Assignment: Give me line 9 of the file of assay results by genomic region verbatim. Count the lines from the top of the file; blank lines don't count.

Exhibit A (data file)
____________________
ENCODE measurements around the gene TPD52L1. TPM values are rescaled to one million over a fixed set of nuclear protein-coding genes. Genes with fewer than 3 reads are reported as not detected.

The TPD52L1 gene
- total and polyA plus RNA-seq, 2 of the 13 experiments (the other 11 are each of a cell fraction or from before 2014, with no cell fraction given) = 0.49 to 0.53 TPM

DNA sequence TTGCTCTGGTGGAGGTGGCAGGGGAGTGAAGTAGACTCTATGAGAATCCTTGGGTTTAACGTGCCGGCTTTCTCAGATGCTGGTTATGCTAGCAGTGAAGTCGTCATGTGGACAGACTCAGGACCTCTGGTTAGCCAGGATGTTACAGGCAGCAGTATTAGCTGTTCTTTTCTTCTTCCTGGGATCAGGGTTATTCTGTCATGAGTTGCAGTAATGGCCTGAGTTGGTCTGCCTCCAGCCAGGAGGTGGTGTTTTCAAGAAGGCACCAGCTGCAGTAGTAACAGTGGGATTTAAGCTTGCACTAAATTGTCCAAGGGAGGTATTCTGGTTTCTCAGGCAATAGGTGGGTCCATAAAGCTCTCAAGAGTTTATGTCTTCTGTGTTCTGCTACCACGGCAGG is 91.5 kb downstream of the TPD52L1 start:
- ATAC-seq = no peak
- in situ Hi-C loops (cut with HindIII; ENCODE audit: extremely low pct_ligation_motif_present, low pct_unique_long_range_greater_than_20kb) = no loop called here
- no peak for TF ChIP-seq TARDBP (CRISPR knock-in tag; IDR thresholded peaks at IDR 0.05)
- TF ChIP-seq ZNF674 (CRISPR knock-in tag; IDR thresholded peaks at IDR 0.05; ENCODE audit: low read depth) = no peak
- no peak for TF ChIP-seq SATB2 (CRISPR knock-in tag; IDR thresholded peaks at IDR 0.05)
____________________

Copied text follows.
- no peak for TF ChIP-seq SATB2 (CRISPR knock-in tag; IDR thresholded peaks at IDR 0.05)